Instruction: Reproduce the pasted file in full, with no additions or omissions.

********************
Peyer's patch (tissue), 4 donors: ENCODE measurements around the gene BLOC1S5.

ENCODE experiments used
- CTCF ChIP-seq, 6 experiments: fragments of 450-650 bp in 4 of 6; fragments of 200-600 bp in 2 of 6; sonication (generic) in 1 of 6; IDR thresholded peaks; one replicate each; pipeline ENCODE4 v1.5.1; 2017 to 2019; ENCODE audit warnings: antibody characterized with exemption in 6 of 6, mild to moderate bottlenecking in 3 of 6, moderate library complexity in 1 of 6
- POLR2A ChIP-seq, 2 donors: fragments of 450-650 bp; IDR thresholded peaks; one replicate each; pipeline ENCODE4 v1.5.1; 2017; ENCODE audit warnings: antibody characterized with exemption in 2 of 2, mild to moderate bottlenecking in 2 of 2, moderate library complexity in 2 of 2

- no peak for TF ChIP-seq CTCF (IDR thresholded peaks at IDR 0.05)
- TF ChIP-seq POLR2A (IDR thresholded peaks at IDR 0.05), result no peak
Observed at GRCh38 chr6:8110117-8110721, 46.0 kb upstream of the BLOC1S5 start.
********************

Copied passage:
Peyer's patch (tissue), 4 donors: ENCODE measurements around the gene BLOC1S5.

ENCODE experiments used
- CTCF ChIP-seq, 6 experiments: fragments of 450-650 bp in 4 of 6; fragments of 200-600 bp in 2 of 6; sonication (generic) in 1 of 6; IDR thresholded peaks; one replicate each; pipeline ENCODE4 v1.5.1; 2017 to 2019; ENCODE audit warnings: antibody characterized with exemption in 6 of 6, mild to moderate bottlenecking in 3 of 6, moderate library complexity in 1 of 6
- POLR2A ChIP-seq, 2 donors: fragments of 450-650 bp; IDR thresholded peaks; one replicate each; pipeline ENCODE4 v1.5.1; 2017; ENCODE audit warnings: antibody characterized with exemption in 2 of 2, mild to moderate bottlenecking in 2 of 2, moderate library complexity in 2 of 2

- no peak for TF ChIP-seq CTCF (IDR thresholded peaks at IDR 0.05)
- TF ChIP-seq POLR2A (IDR thresholded peaks at IDR 0.05), result no peak
Observed at GRCh38 chr6:8110117-8110721, 46.0 kb upstream of the BLOC1S5 start.